Swing? It don't mean a thing

24th February 2006 at 00:00
Did Socrates use individual learning plans? Was Mathew Arnold prepared to put his head on the block for student centred learning?

Or, to put it another way, how did I manage to get educated? As I left school in 1967 - before most of what is now fashionable in educational practice was thought of - how is it possible that I ever learnt anything?

Before you dismiss this as the dyspeptic ramblings of an old educational soldier rapidly approaching dribble-time, let me say straight away that I have nothing against any current idea per se. Rather it is the unthinking acceptance of the latest orthodoxy that is prevalent right across education that so gets my goat.

George Orwell may have got part of it wrong in 1984 where he suggested that totalitarianism in our world was in danger of becoming the norm. But the way in which a gullible populace so enthusiastically signed-up for Big Brother's every u-turn of policy, fits what is happening now in the educational world to a tee.

Today, the only politics allowed in education are the politics of the bandwagon. And while the ideas generally emanate from on high, it's poor saps like us in the front line who find ourselves having to implement them with such credulous vigour.

Let's start in the classroom. At the moment the big things in FE are differentiation and integration of ICT into teaching and learning.

(Possibly by now they are actually the big things of yesterday, because what with all the marking I don't get out as much as I should.) Never mind, the point is that these are not just seen as useful tools in the teacher's armoury. Rather, they are essential ingredients, without which no lesson can possibly be considered complete. If an inspector calls and they are absent from the lesson plan, then prepare yourself for failure. Don't you know that no student ever learnt a thing before computers were in the world?

The real essence of the educational bandwagon though is the swing - does that make it a swing band? - from one thing to another. What was once the holy of holies is now finished, washed-up, beyond the pale. How could we have been so stupid, we ask ourselves, to have taken it on board in the first place?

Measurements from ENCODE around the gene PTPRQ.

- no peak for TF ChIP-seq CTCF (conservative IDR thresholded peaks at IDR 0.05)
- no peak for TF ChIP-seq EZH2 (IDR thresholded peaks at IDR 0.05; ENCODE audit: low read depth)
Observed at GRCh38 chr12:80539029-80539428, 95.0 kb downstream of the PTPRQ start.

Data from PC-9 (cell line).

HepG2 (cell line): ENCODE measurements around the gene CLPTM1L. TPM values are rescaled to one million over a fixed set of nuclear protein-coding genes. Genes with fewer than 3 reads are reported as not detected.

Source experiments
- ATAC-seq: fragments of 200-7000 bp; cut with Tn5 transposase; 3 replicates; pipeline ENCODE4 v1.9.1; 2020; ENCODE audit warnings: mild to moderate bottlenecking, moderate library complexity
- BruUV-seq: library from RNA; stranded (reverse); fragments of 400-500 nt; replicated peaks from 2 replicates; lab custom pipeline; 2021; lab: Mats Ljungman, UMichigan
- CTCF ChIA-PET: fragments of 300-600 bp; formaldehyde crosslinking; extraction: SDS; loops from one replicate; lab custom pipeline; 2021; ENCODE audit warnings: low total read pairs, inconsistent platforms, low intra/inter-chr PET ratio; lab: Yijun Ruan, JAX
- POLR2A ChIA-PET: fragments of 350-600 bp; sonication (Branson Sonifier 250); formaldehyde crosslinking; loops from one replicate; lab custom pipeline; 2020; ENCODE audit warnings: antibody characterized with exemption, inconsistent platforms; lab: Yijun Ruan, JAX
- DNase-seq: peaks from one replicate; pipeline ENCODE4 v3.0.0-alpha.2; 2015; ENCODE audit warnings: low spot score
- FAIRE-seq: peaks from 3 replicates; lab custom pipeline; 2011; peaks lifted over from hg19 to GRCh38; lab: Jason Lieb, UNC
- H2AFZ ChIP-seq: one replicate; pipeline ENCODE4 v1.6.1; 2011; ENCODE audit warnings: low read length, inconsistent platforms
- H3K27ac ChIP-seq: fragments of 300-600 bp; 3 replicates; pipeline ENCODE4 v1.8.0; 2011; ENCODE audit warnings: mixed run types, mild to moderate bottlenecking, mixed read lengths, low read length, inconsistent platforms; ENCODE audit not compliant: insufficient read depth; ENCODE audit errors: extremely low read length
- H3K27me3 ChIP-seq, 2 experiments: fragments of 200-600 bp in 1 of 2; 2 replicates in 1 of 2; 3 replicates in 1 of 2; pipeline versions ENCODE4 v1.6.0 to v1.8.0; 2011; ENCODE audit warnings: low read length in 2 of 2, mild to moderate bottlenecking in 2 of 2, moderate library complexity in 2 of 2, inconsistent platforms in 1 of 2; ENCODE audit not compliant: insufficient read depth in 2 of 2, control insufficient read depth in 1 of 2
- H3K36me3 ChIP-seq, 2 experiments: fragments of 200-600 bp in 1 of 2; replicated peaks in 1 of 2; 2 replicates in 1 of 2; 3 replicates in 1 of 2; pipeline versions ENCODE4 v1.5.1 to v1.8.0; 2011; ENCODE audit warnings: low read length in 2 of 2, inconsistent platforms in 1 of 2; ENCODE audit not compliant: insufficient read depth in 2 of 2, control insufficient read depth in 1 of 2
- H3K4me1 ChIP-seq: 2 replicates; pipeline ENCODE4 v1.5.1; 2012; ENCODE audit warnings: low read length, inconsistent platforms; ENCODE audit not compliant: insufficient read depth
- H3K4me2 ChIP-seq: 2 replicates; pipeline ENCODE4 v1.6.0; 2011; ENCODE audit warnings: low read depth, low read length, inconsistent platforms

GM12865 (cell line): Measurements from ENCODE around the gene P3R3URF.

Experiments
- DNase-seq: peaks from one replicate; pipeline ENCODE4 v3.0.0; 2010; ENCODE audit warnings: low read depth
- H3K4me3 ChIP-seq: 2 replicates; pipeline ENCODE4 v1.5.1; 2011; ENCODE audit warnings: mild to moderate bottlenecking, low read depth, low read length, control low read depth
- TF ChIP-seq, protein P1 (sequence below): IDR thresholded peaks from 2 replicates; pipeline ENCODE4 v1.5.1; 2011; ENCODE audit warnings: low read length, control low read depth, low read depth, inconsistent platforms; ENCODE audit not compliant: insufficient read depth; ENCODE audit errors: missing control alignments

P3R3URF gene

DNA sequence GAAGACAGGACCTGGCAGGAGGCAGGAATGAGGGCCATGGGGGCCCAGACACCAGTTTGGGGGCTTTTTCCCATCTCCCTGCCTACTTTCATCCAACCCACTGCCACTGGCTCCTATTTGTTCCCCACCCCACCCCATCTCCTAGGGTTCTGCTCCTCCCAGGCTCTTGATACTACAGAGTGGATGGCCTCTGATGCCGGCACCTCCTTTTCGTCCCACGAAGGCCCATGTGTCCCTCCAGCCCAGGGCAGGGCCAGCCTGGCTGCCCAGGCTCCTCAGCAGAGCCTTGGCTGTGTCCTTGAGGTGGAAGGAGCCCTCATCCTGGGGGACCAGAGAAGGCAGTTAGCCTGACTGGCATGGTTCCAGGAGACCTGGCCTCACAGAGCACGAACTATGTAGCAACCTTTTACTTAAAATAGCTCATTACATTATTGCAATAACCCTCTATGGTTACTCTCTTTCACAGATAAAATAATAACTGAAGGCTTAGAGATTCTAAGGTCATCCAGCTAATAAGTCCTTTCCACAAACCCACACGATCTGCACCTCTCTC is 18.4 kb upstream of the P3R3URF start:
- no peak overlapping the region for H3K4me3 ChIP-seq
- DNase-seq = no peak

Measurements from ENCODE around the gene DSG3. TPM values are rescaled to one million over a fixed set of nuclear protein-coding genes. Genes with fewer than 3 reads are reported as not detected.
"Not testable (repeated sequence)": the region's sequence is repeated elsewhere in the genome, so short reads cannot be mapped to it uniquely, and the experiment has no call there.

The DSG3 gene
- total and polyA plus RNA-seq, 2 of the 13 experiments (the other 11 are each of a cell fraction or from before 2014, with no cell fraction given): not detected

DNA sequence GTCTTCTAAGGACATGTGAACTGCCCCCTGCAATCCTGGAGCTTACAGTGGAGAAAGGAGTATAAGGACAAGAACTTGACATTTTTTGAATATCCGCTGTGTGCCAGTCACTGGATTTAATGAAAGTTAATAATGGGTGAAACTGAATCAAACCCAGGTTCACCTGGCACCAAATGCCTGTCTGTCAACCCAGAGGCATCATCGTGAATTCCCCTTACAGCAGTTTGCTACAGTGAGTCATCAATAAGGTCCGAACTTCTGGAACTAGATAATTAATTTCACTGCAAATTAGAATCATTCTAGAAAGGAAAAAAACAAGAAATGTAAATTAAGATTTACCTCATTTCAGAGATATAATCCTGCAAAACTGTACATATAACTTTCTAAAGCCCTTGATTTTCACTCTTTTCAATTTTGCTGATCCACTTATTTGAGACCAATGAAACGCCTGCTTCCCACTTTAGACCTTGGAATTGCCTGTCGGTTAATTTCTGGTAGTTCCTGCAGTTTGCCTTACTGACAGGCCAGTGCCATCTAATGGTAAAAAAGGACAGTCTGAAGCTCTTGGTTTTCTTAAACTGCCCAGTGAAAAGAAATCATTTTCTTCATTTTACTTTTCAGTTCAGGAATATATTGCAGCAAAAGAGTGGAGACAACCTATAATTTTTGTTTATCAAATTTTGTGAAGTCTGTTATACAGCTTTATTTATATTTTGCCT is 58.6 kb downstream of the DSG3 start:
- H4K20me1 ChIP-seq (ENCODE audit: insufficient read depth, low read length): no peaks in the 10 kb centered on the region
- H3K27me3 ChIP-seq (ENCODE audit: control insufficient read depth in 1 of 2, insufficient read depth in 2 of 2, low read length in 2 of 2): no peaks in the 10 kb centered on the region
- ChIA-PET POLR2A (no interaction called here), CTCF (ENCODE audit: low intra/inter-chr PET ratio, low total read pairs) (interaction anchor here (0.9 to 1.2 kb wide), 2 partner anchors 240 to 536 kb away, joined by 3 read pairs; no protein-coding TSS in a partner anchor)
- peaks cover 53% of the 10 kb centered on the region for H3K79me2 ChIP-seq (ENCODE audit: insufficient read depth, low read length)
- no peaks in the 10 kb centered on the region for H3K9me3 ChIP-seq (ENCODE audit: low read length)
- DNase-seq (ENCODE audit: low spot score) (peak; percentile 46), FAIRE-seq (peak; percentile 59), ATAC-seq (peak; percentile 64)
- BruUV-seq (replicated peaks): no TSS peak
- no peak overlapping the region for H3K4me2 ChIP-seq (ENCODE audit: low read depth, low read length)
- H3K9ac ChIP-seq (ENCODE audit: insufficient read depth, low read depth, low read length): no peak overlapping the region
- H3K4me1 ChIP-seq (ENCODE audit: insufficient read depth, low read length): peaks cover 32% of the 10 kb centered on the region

Student assessment provides a good example of the swing in practice. Not so many years back, all learning was assessed by exams. Then people began to ask if it really was such a good idea to test a year's worth of knowledge in a couple of three-hour sessions. Some students, however able, simply weren't any good at exams. And surely anyone can have the odd bad day?

The answer? Coursework. First it was 20 per cent. Then 50. But if coursework really was the answer, why not assess the whole course that way and be done with it?

Then the doubts began. How did we know it was the student doing the work and not his clever big sister? And then along comes the internet with all its perfidious plagiaristic possibilities. So now it's goodbye coursework, and in its place, exams of course, stupid. They're fair. They're quick.

And, provided they are properly policed, no cheating can take place.

Coursework's had it. No one can surely believe in that old hat any more can they?

As a teacher of literature - sadly that must now read "as a former teacher of literature" - I have seen the same thing happen to the books that are deemed fit for study. Back in the 80s there was a decided swing away from the dead white males who had dominated the syllabus for so long. Relevance was suddenly the big thing. So much so that, for a while, it was almost the only thing. White working-class kids got A Kestrel for a Knave; black ones Maya Angelou. Presumably those at Eton were just allowed to carry on reading Brideshead as before! Then someone noticed that the classics weren't being taught any more, and it was bye bye to Barry Hines's big royalty cheques and hello again to Dickens, Keats and Eliot.

Outside of the classroom, if anything, it's worse. Much has been written on the inanities of the targets regime, but still, for the moment at least, they are with us. While targets might be useful in some circumstances, everyone concerned with them knows, if they think about it at all, that in most cases they are pointless and stupid - not only useless but counter productive given that they take time and divert attention away from real problems.

The key words here though are "if they think about it" - because thinking is the last thing you're supposed to do. Targets are there because targets are there. Institutionalised. Part of the furniture. Built into the yearly cycle along with holidays and over-inflation pay rises for CEOs. The only certainty is that if they go - when they go - the useful 10 per cent of targets will be thrown out with the 90 per cent that aren't.

It only took one little boy to point out that the King was in the altogether; but you can't help thinking that it will take an awful lot more before the wheels come off the swing band's educational bandwagon!

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